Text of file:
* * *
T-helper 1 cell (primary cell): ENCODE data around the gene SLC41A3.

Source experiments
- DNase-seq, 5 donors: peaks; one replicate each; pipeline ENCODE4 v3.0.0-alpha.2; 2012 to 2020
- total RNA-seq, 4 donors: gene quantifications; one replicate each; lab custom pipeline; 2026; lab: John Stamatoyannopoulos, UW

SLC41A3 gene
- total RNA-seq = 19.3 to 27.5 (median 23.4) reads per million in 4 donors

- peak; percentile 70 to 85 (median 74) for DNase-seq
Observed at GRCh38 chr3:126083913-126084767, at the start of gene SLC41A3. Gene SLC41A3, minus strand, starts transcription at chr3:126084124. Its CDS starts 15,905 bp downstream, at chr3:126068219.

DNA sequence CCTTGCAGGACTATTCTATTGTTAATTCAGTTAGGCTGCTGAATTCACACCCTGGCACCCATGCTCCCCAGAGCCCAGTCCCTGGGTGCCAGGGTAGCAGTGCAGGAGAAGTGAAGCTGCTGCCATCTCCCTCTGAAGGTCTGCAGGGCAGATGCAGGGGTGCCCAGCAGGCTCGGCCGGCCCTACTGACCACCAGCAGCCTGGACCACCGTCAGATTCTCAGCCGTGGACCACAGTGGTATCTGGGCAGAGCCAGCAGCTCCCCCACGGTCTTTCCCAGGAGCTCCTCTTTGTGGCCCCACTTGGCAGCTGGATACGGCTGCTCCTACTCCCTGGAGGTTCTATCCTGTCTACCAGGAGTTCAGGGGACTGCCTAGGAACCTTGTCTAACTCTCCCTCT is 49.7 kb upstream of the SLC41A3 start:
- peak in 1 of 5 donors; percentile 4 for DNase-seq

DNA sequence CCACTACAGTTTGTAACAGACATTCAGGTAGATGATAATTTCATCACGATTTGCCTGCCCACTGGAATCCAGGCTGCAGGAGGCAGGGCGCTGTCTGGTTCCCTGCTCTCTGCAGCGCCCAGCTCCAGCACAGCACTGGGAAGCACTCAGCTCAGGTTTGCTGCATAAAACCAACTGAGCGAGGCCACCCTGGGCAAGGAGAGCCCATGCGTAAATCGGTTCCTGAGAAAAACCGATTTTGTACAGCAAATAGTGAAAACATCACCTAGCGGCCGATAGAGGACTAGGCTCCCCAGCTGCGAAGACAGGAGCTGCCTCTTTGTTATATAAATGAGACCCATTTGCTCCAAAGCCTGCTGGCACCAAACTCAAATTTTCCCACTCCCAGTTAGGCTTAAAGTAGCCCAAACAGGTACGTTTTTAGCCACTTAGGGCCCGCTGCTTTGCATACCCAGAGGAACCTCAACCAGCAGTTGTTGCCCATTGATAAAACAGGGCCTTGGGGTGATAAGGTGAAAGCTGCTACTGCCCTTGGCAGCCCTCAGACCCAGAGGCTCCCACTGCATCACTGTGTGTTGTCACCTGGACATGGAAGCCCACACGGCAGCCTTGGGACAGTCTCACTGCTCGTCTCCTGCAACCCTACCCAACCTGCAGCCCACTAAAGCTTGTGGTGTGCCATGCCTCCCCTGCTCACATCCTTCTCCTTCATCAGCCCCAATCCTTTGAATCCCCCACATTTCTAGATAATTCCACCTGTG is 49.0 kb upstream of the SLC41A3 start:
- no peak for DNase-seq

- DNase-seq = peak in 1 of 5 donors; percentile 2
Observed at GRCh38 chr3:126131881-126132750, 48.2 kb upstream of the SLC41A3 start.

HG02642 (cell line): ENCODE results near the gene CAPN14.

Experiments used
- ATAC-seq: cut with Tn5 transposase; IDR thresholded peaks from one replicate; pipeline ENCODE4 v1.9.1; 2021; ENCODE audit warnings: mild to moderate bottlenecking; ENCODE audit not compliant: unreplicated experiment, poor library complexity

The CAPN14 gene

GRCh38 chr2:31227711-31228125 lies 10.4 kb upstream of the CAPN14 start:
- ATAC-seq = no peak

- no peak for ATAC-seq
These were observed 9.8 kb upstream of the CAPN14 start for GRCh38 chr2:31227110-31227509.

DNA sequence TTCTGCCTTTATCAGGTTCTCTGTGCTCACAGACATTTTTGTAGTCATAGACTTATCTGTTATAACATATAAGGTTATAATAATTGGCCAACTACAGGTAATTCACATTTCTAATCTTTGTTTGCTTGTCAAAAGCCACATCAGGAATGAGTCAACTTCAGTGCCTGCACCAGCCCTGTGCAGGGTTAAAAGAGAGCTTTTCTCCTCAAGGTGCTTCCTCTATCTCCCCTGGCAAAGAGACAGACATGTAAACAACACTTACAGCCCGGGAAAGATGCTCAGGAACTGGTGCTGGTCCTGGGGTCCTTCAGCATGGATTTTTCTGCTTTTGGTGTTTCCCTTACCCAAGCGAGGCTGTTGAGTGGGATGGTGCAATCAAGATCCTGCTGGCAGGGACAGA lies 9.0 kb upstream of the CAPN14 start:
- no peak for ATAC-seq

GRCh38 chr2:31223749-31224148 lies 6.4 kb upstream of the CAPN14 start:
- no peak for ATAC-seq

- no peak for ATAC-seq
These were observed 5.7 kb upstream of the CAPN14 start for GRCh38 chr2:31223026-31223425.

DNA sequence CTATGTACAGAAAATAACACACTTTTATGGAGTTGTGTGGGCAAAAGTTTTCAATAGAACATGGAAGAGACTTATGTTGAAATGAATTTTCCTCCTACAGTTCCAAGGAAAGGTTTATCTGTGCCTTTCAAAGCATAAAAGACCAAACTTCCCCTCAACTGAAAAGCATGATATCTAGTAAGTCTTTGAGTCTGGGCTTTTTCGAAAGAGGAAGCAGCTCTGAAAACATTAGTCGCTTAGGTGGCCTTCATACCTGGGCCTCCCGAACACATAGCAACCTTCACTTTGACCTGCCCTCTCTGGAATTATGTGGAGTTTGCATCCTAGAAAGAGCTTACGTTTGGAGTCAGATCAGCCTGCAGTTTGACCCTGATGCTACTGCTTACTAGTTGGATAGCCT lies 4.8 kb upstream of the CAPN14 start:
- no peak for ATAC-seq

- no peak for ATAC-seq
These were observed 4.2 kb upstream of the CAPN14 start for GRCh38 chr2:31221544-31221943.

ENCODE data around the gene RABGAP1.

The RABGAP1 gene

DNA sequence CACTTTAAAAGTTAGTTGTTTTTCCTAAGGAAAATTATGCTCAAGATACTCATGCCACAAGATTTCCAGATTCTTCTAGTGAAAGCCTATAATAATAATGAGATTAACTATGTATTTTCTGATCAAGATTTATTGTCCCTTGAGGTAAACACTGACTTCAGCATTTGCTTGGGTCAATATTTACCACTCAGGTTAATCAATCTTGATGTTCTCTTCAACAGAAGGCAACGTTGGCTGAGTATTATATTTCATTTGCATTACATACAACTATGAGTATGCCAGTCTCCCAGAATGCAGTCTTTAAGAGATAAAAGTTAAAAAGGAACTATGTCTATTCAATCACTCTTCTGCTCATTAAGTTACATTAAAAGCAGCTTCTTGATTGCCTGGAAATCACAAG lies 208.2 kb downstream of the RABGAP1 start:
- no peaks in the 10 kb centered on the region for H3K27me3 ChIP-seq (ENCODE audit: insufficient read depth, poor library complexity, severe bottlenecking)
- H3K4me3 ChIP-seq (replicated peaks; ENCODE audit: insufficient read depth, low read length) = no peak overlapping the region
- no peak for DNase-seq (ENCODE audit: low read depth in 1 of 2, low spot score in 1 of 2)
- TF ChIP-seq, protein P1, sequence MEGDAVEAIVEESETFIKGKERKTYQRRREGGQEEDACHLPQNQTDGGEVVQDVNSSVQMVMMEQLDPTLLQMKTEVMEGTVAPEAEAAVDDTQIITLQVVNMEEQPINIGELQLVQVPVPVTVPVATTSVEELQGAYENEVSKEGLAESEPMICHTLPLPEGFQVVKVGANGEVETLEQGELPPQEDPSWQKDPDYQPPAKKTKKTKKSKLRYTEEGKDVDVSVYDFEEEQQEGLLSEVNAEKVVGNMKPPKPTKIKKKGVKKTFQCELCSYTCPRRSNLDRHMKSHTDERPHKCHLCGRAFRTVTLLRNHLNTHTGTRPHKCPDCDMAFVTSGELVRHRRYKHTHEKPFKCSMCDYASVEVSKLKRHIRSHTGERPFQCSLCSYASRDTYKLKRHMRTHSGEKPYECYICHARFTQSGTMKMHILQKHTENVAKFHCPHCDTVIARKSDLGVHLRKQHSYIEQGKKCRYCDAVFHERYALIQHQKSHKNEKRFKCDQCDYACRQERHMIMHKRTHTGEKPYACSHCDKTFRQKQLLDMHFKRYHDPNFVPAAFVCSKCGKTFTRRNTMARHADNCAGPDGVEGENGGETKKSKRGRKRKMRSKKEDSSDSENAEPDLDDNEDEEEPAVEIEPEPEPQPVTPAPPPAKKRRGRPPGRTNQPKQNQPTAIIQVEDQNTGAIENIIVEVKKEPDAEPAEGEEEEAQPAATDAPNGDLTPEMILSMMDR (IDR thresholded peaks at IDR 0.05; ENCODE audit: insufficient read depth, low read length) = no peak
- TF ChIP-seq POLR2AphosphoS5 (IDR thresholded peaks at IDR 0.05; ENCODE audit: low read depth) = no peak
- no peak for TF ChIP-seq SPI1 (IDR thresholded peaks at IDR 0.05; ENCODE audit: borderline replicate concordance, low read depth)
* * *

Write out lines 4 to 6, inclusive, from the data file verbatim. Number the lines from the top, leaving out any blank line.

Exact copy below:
- total RNA-seq, 4 donors: gene quantifications; one replicate each; lab custom pipeline; 2026; lab: John Stamatoyannopoulos, UW

SLC41A3 gene
- total RNA-seq = 19.3 to 27.5 (median 23.4) reads per million in 4 donors